We could carry as much/little as we wanted on our own backs. But in addition to this, we were permitted to bring a gear bag that would be carried by a porter. Each of these duffles would be weighed before departure. None could be heavier than 15 kilos.

Robert grinned, wished us good night, and encouraged us to pack light.

As promised, our waterproof duffels were weighted before we loaded the bus.

As promised, our waterproof duffels were weighted before we loaded the bus.

The next morning began at the scale. The activity was our first test. Some of the other clients were still rearranging or returning items to the storage area in the hotel. I felt pretty good about my tote. Still, I looked on anxiously when it was suspended from the hook. The scale said 13 kilos, two under the limit. I was relieved. Eventually everybody made weight and hired hands whisked the duffels away. A strong lad pitched them to the roof of a waiting bus where they were tied together, wrapped in a tarp and roped to rails. We grabbed our own daypacks. The Stella Maris staff bid us farewell and we climbed aboard. After a bit more shuffling, paperwork, and nose counting, we were ready to go. The driver cranked the starter and the motor heaved to life.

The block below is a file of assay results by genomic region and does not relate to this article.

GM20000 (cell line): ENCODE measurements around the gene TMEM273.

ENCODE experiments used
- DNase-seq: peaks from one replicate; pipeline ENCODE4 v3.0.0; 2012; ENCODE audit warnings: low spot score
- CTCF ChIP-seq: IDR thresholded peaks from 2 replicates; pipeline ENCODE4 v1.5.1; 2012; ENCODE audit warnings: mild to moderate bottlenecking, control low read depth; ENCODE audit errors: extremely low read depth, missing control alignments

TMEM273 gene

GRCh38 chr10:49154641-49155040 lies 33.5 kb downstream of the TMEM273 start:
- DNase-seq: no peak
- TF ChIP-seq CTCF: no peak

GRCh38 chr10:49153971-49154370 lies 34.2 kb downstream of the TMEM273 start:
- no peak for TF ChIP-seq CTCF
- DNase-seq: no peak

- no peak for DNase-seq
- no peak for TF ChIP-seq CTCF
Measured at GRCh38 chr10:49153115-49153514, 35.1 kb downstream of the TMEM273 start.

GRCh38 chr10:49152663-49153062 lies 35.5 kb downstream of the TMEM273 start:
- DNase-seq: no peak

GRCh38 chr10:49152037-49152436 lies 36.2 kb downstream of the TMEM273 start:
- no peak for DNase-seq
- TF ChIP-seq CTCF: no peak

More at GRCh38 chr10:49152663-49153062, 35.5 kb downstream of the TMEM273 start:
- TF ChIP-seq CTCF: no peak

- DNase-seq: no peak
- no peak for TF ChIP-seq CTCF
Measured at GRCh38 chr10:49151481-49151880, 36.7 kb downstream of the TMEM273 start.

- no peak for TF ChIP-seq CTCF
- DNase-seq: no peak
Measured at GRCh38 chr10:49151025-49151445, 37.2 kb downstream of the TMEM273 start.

The three-hour drive from Moshi to Londorossi Gate was spectacular. The sky was clear and sunny. Along the way we picked up a few more locals--porters--I assumed. The ride also offered us picturesque views to the countryside. Fields of corn reminded me of home. Fields of coffee charged my senses. Between these agricultural efforts, herders took advantage of the grassy gaps.

A herder passes our pee stop. I assume he was Maasai. He assumed I was taking Diamox.

A herder passes our pee stop. I assume he was Maasai. He assumed I was taking Diamox.

Eventually, we got our first view to Kilimanjaro from the ground. As always, meeting your mountain is a holy moment. This was no different. As the bus bounced along, the track degenerating from blacktop to gravel to dirt, the LFMW looked at me and I at it. I bounced along with the bus, our bags, and my new friends, face to the glass, feeling quite small.

Our first clear view to the mountain from the ground.

Our first clear view to the mountain from the ground.